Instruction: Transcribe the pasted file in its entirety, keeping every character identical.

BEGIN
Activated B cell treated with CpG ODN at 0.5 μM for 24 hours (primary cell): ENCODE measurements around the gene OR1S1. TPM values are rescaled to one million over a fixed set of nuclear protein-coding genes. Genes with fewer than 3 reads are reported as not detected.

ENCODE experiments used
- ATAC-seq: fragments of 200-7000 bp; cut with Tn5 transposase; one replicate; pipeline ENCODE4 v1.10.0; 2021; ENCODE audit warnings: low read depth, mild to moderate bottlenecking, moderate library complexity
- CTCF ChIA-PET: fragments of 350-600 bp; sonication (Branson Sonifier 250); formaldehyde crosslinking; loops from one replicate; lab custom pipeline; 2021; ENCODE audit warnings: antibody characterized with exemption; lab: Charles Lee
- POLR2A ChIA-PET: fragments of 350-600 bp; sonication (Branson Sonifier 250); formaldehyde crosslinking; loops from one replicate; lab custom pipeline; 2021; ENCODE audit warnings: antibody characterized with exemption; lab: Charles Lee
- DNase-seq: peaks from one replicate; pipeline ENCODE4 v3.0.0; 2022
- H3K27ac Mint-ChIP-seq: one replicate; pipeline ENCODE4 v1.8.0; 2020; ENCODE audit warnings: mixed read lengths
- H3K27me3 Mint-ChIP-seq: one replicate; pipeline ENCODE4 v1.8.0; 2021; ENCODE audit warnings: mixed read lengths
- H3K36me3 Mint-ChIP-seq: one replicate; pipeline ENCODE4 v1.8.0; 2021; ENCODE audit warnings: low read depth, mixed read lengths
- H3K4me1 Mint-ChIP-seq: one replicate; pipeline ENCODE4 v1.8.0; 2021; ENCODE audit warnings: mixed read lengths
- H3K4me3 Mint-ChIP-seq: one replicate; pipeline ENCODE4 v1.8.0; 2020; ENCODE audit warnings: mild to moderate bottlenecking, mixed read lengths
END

Activated B cell treated with CpG ODN at 0.5 μM for 24 hours (primary cell): ENCODE measurements around the gene OR1S1. TPM values are rescaled to one million over a fixed set of nuclear protein-coding genes. Genes with fewer than 3 reads are reported as not detected.

ENCODE experiments used
- ATAC-seq: fragments of 200-7000 bp; cut with Tn5 transposase; one replicate; pipeline ENCODE4 v1.10.0; 2021; ENCODE audit warnings: low read depth, mild to moderate bottlenecking, moderate library complexity
- CTCF ChIA-PET: fragments of 350-600 bp; sonication (Branson Sonifier 250); formaldehyde crosslinking; loops from one replicate; lab custom pipeline; 2021; ENCODE audit warnings: antibody characterized with exemption; lab: Charles Lee
- POLR2A ChIA-PET: fragments of 350-600 bp; sonication (Branson Sonifier 250); formaldehyde crosslinking; loops from one replicate; lab custom pipeline; 2021; ENCODE audit warnings: antibody characterized with exemption; lab: Charles Lee
- DNase-seq: peaks from one replicate; pipeline ENCODE4 v3.0.0; 2022
- H3K27ac Mint-ChIP-seq: one replicate; pipeline ENCODE4 v1.8.0; 2020; ENCODE audit warnings: mixed read lengths
- H3K27me3 Mint-ChIP-seq: one replicate; pipeline ENCODE4 v1.8.0; 2021; ENCODE audit warnings: mixed read lengths
- H3K36me3 Mint-ChIP-seq: one replicate; pipeline ENCODE4 v1.8.0; 2021; ENCODE audit warnings: low read depth, mixed read lengths
- H3K4me1 Mint-ChIP-seq: one replicate; pipeline ENCODE4 v1.8.0; 2021; ENCODE audit warnings: mixed read lengths
- H3K4me3 Mint-ChIP-seq: one replicate; pipeline ENCODE4 v1.8.0; 2020; ENCODE audit warnings: mild to moderate bottlenecking, mixed read lengths